Rapidinhas – Beach Beauty

Beach beauty

Michelle Patrícia Martins, the 1996 Rio’s Summer Muse, had a previous brush with fame. The gorgeous
mulata was one of the 20 finalists last year among 2750 candidates looking for a job as
paquita,” the TV cheerleader helpers of
super-presenter Xuxa. She was refused a place allegedly due to her age (“over the ideal limit”) which by then was 16.
“Racism,” some denounced. Michelle didn’t care. She even became Xuxa’s friend. She has studied theater, modeling and jazz
since and is seriously considering a career modeling. If muses of past summers are any indication Michelle will be a
very successful model indeed. The Summer Muse is traditionally from the more affluent south zone of Rio. Michelle,
however, lives in the blue-collar neighborhood of Bonsucesso, with her strict parents and an older sister. Samba School
Imperatriz Leopoldinense invited her to be in their latest Carnaval parade. “Yes,” she said, “but with a condition. You have to
change this costume. I am not showing my breasts.”


Rio’s Summer Muse

 

Michelle in skimpy bikini


Woman

Beach beauty

Michelle Patrícia Martins, the 1996 Rio’s Summer Muse, had a previous brush with fame. The gorgeous
mulata was one of the 20 finalists last year among 2750 candidates looking for a job as
paquita,” the TV cheerleader helpers of
super-presenter Xuxa. She was refused a place allegedly due to her age (“over the ideal limit”) which by then was 16.
“Racism,” some denounced. Michelle didn’t care. She even became Xuxa’s friend. She has studied theater, modeling and jazz
since and is seriously considering a career modeling. If muses of past summers are any indication Michelle will be a
very successful model indeed. The Summer Muse is traditionally from the more affluent south zone of Rio. Michelle,
however, lives in the blue-collar neighborhood of Bonsucesso, with her strict parents and an older sister. Samba School
Imperatriz Leopoldinense invited her to be in their latest Carnaval parade. “Yes,” she said, “but with a condition. You have to
change this costume. I am not showing my breasts.”


Show biz

Anybody cares?

No one would imagine a few seconds on Michael
Jackson
‘s video clip “They Don’t Care About Us” would provoke
such domestic and international commotion. The entertainer went to Salvador, Bahia and Rio. The ruckus started even
before the singer set foot in Brazil, right after Rio’s mayor was able to get an injunction preventing Jackson from filming in
the Dona Marta favela (shanty town). Another judge dropped the case, but the damage had already been done and the
PR nightmare had started. Rio’s Police Chief Hélio
Luz
called the video’s director, Spike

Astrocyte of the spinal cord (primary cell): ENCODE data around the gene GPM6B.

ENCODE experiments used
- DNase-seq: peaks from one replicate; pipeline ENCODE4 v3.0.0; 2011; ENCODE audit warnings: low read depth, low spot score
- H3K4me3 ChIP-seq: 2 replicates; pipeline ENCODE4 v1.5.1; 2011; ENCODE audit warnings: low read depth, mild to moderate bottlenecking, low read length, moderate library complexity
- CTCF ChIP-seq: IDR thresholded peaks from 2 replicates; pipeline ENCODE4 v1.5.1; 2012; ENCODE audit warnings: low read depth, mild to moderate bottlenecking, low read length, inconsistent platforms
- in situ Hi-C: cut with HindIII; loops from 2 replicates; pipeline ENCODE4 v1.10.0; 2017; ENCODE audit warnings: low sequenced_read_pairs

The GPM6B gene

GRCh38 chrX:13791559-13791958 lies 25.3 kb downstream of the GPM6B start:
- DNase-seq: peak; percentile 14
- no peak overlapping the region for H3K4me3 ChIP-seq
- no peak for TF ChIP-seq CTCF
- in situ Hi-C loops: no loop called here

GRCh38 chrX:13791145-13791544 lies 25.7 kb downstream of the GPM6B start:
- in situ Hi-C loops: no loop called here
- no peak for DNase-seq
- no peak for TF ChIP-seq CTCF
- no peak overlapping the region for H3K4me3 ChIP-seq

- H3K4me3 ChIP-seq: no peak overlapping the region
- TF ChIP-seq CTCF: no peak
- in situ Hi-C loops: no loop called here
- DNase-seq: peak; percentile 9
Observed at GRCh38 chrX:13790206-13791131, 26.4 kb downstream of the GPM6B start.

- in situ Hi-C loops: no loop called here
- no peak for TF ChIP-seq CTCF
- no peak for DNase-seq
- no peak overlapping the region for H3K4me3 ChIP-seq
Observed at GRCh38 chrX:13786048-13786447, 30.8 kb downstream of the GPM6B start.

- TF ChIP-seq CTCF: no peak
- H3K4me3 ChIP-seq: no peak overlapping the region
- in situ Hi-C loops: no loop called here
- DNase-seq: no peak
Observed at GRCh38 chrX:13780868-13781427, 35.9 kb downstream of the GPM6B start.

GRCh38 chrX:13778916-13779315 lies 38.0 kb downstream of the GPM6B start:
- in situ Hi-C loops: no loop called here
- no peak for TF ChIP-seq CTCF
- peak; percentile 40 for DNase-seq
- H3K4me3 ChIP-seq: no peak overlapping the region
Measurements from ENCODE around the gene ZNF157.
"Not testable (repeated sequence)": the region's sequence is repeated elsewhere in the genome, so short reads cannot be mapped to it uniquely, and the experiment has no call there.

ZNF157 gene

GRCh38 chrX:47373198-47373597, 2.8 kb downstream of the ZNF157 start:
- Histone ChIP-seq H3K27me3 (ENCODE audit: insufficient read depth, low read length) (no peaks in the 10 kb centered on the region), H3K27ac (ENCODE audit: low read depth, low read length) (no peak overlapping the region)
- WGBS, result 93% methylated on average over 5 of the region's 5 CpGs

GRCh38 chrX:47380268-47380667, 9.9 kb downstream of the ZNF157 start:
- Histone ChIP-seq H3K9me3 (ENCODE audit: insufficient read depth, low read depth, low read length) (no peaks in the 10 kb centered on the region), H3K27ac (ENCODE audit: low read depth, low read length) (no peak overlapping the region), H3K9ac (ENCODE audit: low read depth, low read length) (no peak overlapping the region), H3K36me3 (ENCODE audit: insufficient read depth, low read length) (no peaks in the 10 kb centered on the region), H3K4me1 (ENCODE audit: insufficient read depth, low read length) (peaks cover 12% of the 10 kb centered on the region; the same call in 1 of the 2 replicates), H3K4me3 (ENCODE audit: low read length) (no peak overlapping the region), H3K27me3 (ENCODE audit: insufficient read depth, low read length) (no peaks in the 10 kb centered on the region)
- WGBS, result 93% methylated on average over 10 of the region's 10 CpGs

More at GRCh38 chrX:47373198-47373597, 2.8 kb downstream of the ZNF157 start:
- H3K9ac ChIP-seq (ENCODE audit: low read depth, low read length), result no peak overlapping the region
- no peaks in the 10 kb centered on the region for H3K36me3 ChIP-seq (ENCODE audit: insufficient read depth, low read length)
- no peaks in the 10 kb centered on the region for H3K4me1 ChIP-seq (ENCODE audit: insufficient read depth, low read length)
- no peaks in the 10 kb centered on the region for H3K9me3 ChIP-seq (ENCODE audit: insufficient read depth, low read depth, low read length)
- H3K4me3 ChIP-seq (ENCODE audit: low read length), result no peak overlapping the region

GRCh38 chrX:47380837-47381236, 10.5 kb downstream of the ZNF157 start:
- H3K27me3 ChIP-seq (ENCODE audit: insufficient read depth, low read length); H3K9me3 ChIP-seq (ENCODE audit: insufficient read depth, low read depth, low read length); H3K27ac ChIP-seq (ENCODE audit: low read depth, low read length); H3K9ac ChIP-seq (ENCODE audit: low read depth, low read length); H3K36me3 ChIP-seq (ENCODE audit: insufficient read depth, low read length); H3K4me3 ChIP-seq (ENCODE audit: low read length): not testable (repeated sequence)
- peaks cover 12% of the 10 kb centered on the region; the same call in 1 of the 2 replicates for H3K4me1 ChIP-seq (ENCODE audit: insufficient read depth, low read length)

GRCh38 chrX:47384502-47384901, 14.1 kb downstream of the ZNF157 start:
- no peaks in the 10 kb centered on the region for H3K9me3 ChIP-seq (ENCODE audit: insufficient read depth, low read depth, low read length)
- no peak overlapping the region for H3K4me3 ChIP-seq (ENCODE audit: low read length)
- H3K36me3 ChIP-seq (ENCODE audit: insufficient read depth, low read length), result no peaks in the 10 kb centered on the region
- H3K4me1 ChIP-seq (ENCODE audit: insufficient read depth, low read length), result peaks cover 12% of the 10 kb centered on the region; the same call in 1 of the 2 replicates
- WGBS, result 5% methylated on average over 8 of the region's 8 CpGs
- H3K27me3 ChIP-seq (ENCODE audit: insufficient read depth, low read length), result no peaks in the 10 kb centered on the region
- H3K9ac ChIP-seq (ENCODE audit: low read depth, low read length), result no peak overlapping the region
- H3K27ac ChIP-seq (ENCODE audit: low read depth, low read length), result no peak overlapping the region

Lee
,
a sucker for paying drug traffickers for protection during the filming.
“He’s probably used to do this in the US,” said Luz. “I was very
smart,” shot back Lee. “The police have no authority in Dona Marta. If
I want a Coke I will not ask another customer for it but the waiter.”
Spike, who drank a lot of guaraná, a popular Brazilian soft drink, was also exasperated with the journalists,
calling their questions “very stupid.” Seemingly unaware of the imbroglio Jackson even made some last minute changes on
the script taking the cameras to well inside the
favela and mingling with Dona Marta’s residents. They placed a big sign
on the top of the hill saying, “Michael Jackson, they don’t care about us.”


Behavior

Whistle blowers

The campaign for the legalization of marijuana in Brazil has gained an unlikely ally. First lady anthropologist
Ruth Cardoso defended the idea of pot smoking during an interview to Programa Livre, a SBT TV show. The declaration
made Cardoso the darling of Posto 9, a spot on Ipanema beach (south zone of Rio) where the product has been making
headlines the past few weeks. Nilton
Cerqueira
, Rio’s secretary of Public Security commented, “This is the opinion of a citizen
and should be respected. But we have a law and that also has to be respected.” It was in the same area that musicians
Gilberto Gil, Caetano Veloso, and
Gal Costa used to get high around 1980 at the so-called Dunas do Barato (Pot’s Dunes)
while the police looked the other way. That little piece of beach hasn’t gotten so much attention since 1987 when a Panama
ship, afraid of being caught, unloaded its cargo of marijuana-filled cans which ended up at Posto 9’s sands. To avoid the
police, who have stepped up efforts to prevent the use of marijuana in the beach, Posto 9’s habitués started to wear a whistle
which is used every time a uniformed officer approaches. The

apitaço (whistling festival) has irritated the police and
repression has increased with dozens of pot smokers been detained.


On the spot